Kenneth K. Boyer, Michigan State University Tomas Hult, Michigan State University

During the eBusiness frenzy of 1998-2000, numerous new, pure-play Internet grocers promised consumers they could buy groceries at prices equal to or lower than from bricks-and-mortar stores, while enjoying unparalleled convenience without having to leave the house. The most prominent of these companies was Webvan, which reached a stock market value of $7.9 billion at the end of its IPO. Webvan, Home Grocer, PeaPod and several other grocers made huge bets that selling groceries online was both a growth market and a new way of doing business. Unfortunately, the widely publicized collapses of these high profile Internet grocers have illustrated the substantial gap between theory and practical application bridging the last mile to grocery consumers' homes represents a substantial challenge. At the outset, many difficulties experienced by online grocers can be fundamentally attributed to a lack of alignment between marketing and operations strategies. In contrast, several examples also exist of grocery and other food delivery companies that appear to be making effective use of the Internet as a link to customers. In particular, both Tesco (a British grocer) and Albertson's (a U.S. grocer) currently have Internet channels for selling groceries that are profitable. Whereas many of the failed Internet grocers seemed to be hoping for a large market share, Tesco and Albertson's view Internet ordering of groceries more as a value-added complementary marketing channel.

Our research project examines four cutting edge companies via case studies of their marketing and operations strategies, and via cross-sectional surveys of their Internet customers. Approximately 1,000 Internet customers of each of the four organizations are to be surveyed to assess their experiences with online-based grocery home delivery. Field studies of each organization will also be conducted via structured interviews and analysis of on-site data to assess operational components of food delivery. As an outcome of the study, the project scope is to document best-practice marketing and operations strategies and activities in applying Internet ordering to food delivery. As such, the data generated will provide important guidance to other companies regarding the best ways to match proactive and responsive marketing and operations strategies. The benchmark data should be generalizable to a wide range of companies with characteristics similar to the grocery industry.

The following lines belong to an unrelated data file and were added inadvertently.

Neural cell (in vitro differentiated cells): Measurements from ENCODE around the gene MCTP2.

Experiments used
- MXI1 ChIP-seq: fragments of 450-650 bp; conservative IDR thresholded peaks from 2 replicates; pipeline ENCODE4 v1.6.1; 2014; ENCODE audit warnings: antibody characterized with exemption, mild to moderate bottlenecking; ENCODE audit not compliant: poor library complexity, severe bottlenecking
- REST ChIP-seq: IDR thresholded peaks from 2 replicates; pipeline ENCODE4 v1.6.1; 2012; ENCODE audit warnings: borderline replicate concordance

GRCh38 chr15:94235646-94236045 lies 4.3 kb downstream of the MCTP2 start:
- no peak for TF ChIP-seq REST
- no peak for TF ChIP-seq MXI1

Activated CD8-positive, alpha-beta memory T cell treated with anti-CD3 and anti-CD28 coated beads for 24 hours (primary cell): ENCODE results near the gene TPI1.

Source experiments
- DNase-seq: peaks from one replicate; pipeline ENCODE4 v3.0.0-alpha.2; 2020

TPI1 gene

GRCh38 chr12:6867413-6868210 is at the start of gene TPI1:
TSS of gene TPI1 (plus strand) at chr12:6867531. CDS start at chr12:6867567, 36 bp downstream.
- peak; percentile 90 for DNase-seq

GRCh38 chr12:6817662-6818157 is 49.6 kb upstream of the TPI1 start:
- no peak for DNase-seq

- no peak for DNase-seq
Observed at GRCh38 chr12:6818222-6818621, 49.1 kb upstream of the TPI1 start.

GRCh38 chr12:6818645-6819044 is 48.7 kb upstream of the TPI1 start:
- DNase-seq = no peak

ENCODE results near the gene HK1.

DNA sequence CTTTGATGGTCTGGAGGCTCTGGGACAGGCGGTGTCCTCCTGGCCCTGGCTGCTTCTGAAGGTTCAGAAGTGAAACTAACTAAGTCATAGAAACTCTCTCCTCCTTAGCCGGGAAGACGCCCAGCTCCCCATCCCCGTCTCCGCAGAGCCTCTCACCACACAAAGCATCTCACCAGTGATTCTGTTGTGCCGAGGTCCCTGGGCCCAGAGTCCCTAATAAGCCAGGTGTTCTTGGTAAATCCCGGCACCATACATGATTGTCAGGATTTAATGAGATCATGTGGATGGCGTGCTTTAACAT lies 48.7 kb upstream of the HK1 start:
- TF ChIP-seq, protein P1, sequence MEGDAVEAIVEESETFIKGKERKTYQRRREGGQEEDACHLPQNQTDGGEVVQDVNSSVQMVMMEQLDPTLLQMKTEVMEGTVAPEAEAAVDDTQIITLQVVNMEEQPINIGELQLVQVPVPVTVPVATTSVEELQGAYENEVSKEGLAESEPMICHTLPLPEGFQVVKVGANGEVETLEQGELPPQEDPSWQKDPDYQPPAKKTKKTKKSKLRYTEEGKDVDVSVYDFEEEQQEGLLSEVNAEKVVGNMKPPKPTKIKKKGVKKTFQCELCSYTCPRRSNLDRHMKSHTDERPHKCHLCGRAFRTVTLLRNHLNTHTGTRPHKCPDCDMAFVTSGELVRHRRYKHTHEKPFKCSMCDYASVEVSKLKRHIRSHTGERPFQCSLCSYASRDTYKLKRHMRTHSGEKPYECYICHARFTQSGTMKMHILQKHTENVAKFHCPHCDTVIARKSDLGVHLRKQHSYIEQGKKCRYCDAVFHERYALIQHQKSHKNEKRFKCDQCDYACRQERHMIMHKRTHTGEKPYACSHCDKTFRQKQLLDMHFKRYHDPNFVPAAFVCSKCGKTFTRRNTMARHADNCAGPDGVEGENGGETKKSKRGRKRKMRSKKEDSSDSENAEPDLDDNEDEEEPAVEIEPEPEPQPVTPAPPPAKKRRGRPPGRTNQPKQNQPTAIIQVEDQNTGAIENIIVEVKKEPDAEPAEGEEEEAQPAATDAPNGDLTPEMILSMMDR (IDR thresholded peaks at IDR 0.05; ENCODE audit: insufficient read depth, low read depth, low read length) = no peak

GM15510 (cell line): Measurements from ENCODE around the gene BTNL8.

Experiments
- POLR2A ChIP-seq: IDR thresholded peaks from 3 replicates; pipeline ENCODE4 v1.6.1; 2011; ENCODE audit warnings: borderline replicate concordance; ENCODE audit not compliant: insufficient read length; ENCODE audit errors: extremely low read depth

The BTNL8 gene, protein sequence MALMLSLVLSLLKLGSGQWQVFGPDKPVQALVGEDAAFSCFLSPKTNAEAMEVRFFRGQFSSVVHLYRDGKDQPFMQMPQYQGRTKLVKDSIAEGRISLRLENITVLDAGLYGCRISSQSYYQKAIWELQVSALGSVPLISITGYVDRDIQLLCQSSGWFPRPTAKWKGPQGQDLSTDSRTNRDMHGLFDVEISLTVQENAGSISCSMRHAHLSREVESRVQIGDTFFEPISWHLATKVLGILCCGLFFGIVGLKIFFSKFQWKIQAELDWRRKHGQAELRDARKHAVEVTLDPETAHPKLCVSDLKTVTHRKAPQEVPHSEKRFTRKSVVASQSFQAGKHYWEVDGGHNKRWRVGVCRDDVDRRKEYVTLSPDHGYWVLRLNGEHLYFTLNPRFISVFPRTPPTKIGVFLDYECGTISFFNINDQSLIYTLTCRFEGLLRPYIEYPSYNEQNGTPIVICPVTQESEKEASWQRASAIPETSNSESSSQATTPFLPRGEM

National Science Foundation (NSF)
Division of Social and Economic Sciences (SES)
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Jacqueline R. Meszaros
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Michigan State University
East Lansing
United States
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